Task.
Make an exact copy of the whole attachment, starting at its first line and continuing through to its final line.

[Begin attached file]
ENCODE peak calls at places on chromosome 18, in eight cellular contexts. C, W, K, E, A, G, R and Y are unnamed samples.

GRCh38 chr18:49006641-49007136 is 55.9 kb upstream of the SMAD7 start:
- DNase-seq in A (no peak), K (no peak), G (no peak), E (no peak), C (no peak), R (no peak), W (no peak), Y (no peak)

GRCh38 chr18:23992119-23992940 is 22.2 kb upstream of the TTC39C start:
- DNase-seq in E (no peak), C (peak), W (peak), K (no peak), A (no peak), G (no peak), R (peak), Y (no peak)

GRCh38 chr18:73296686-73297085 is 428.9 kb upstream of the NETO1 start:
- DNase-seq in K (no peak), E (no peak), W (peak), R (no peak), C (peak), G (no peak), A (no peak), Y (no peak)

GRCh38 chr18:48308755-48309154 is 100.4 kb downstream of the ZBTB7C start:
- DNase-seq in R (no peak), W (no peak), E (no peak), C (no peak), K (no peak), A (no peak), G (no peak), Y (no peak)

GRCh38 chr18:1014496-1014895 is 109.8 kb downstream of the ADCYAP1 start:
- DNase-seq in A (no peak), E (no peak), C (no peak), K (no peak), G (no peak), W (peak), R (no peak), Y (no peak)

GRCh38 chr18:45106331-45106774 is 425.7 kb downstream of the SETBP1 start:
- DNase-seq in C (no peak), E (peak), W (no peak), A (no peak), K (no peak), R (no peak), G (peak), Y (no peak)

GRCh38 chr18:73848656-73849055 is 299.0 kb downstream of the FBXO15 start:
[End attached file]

ENCODE peak calls at places on chromosome 18, in eight cellular contexts. C, W, K, E, A, G, R and Y are unnamed samples.

GRCh38 chr18:49006641-49007136 is 55.9 kb upstream of the SMAD7 start:
- DNase-seq in A (no peak), K (no peak), G (no peak), E (no peak), C (no peak), R (no peak), W (no peak), Y (no peak)

GRCh38 chr18:23992119-23992940 is 22.2 kb upstream of the TTC39C start:
- DNase-seq in E (no peak), C (peak), W (peak), K (no peak), A (no peak), G (no peak), R (peak), Y (no peak)

GRCh38 chr18:73296686-73297085 is 428.9 kb upstream of the NETO1 start:
- DNase-seq in K (no peak), E (no peak), W (peak), R (no peak), C (peak), G (no peak), A (no peak), Y (no peak)

GRCh38 chr18:48308755-48309154 is 100.4 kb downstream of the ZBTB7C start:
- DNase-seq in R (no peak), W (no peak), E (no peak), C (no peak), K (no peak), A (no peak), G (no peak), Y (no peak)

GRCh38 chr18:1014496-1014895 is 109.8 kb downstream of the ADCYAP1 start:
- DNase-seq in A (no peak), E (no peak), C (no peak), K (no peak), G (no peak), W (peak), R (no peak), Y (no peak)

GRCh38 chr18:45106331-45106774 is 425.7 kb downstream of the SETBP1 start:
- DNase-seq in C (no peak), E (peak), W (no peak), A (no peak), K (no peak), R (no peak), G (peak), Y (no peak)

GRCh38 chr18:73848656-73849055 is 299.0 kb downstream of the FBXO15 start: